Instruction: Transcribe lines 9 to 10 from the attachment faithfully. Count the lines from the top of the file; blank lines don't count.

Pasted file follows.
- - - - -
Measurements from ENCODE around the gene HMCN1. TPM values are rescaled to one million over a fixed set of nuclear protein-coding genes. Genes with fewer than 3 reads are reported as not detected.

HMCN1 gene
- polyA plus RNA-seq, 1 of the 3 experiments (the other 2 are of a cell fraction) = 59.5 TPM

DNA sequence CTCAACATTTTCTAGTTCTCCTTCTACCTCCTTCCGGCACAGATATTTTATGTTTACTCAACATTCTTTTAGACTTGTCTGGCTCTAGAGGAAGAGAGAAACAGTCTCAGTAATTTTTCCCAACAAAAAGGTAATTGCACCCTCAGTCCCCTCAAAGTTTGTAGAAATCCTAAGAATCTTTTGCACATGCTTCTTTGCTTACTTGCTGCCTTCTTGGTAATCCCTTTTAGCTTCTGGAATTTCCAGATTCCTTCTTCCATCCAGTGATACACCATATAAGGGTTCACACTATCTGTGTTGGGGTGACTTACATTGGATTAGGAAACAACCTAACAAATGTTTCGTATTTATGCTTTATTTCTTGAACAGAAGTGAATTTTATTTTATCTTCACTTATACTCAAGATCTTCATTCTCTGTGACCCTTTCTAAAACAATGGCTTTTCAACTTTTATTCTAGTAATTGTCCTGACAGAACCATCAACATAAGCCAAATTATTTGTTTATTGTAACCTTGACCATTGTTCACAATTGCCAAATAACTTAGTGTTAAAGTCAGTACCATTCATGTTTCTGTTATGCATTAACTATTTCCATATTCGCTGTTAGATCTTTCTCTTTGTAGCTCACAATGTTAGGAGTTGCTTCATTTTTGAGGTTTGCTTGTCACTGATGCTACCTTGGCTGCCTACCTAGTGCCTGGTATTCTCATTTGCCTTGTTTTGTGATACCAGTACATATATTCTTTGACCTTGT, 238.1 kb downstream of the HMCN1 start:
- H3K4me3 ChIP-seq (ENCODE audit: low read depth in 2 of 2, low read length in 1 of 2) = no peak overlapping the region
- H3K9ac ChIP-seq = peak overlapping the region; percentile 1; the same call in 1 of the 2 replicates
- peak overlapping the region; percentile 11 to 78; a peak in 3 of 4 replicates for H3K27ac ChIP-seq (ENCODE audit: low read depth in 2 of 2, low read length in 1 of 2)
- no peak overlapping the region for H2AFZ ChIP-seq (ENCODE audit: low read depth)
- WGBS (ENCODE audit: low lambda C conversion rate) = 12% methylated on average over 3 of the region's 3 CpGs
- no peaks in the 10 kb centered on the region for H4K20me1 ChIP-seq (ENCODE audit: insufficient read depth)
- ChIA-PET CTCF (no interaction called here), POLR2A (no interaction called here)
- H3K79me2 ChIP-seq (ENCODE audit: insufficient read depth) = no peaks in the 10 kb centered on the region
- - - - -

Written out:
- WGBS (ENCODE audit: low lambda C conversion rate) = 12% methylated on average over 3 of the region's 3 CpGs
- no peaks in the 10 kb centered on the region for H4K20me1 ChIP-seq (ENCODE audit: insufficient read depth)